History of Sudan
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The history of Sudan is marked by influences (military and cultural) from neighboring areas (e.g. Egypt, Arabian Peninsula, Ethiopia, Congo, Chad) and world powers (e.g. United Kingdom, United States).
 Early history
During the ancient period, the area that today is northern Sudan was known as Nubia. Egyptians and people of the Mediterranean world also referred to it as Ethiopia (used to refer to dark skinned people in general - see History of Ethiopia). The area of the Nile valley that lies within present day Sudan was home to three Kushite kingdoms during antiquity: the first with its capital at Kerma (2400 – 1500 BCE), another that centered on Napata (1000 – 300 BCE) and, finally, that of Meroë (300 BCE – 300 CE).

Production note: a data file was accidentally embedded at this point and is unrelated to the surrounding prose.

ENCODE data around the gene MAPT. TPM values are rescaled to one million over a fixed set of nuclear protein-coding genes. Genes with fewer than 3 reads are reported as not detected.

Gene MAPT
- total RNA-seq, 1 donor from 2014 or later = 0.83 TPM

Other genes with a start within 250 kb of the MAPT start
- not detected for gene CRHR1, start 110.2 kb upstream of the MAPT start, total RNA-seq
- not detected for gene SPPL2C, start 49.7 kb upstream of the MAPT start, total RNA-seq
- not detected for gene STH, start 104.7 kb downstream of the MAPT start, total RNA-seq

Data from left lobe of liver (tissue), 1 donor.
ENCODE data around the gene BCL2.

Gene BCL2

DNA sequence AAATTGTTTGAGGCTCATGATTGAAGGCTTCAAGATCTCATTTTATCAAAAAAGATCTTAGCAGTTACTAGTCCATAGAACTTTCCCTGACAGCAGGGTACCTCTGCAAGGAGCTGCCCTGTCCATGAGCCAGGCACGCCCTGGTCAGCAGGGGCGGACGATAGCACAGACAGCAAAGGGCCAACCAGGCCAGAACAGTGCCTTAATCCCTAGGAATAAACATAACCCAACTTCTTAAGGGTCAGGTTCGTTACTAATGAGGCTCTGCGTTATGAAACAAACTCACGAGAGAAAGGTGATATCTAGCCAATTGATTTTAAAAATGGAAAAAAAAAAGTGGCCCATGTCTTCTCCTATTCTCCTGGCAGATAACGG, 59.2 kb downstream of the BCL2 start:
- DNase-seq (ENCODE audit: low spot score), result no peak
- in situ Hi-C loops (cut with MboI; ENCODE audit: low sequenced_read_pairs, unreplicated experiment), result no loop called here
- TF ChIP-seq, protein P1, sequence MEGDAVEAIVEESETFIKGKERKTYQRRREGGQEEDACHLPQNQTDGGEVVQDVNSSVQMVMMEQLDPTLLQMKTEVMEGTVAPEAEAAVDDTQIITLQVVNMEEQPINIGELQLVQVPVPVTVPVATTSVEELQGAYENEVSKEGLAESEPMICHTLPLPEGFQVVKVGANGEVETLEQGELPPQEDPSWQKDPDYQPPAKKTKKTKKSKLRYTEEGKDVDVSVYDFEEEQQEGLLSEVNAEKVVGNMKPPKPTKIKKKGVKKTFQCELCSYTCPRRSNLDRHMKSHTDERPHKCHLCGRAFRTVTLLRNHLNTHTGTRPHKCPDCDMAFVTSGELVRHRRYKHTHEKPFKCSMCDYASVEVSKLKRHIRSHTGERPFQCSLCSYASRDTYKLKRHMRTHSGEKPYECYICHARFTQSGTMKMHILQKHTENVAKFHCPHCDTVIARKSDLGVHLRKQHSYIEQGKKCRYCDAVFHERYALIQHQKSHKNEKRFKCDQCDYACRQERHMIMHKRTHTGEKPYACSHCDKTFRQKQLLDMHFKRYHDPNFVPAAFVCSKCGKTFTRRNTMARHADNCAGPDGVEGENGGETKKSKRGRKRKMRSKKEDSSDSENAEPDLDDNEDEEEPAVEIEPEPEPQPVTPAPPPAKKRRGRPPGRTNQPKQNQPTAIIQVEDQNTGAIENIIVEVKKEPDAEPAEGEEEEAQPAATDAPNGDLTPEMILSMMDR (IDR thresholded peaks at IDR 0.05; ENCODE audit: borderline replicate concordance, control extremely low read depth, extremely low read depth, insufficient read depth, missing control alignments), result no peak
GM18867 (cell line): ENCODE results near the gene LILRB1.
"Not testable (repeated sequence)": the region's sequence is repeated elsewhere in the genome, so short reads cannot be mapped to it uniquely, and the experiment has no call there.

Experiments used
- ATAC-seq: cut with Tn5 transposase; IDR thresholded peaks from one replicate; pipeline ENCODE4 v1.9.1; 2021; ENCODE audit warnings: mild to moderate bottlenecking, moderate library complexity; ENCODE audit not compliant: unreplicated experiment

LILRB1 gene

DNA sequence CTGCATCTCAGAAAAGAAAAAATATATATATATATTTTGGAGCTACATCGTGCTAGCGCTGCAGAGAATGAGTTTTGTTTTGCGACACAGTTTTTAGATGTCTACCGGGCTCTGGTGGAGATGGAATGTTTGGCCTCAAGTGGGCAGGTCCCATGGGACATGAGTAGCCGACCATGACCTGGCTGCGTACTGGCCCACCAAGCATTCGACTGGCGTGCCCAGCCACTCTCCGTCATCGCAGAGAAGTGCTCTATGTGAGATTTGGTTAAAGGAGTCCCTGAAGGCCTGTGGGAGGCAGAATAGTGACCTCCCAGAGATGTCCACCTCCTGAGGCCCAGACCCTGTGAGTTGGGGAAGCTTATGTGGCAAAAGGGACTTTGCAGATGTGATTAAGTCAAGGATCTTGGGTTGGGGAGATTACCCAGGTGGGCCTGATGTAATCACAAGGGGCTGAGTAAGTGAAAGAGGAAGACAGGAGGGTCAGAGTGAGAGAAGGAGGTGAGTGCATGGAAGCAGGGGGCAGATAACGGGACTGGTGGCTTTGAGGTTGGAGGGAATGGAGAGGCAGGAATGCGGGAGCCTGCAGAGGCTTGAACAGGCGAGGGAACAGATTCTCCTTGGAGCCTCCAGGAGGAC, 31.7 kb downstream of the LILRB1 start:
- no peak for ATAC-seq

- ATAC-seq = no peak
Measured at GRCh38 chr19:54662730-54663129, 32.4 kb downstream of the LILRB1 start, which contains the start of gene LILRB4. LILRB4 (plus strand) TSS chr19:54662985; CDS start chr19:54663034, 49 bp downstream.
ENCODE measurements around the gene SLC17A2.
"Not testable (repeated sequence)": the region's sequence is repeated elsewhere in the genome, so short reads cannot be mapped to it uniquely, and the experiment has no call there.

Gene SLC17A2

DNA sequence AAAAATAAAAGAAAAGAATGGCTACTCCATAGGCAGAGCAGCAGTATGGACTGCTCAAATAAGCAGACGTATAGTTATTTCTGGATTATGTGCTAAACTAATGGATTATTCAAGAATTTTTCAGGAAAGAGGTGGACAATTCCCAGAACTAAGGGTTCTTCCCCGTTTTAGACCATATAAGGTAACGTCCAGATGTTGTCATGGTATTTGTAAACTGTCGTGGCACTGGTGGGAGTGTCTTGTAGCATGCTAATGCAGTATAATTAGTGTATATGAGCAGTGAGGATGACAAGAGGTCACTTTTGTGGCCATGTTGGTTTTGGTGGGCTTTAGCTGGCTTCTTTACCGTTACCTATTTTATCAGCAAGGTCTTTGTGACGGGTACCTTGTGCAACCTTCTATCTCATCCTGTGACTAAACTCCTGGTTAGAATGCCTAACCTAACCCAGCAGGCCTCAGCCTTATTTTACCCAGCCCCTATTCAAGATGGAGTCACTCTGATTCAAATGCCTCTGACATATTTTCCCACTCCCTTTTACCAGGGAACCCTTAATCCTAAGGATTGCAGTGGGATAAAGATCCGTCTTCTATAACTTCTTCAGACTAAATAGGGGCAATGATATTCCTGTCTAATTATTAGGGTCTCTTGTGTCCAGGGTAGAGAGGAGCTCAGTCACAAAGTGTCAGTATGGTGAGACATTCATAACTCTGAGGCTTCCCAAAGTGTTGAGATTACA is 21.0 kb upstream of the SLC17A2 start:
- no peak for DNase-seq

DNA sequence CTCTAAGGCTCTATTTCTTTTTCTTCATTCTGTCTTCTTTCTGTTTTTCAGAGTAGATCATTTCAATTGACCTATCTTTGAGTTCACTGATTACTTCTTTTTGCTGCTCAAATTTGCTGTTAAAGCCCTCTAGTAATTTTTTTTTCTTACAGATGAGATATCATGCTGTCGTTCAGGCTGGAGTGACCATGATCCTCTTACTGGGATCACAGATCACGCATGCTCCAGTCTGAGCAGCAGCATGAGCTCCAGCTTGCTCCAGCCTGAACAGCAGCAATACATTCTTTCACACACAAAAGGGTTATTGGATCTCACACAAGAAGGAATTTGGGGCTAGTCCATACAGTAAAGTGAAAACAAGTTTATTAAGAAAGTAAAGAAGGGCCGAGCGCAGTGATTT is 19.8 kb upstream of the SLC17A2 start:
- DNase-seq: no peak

Each of these kingdoms was strongly culturally, economically, politically and militarily influenced by the powerful pharaonic Egyptian empire to the north — and the Kushite kingdoms in turn competed strongly with Egypt, to the extent that during the late period of ancient Egyptian history the kings of Napata conquered and unified Egypt itself, ruling as the pharaohs of the Twenty-fifth Dynasty. One of the more notable ones was Taharqa, who was involved in war with the advancing Assyrians. During the period the Nubian pyramids were built.
The Meroitic Empire disappeared by the fourth century AD. By the sixth century a group of three Christian states had arisen in Nubia. The northernmost of these was Nobatia, south of the First Cataract of the Nile. Makuria was situated at Old Dongola, and the kingdom of Alodia was around Soba on the Blue Nile. Nobatia eventually merged into Makuria leaving two kingdoms.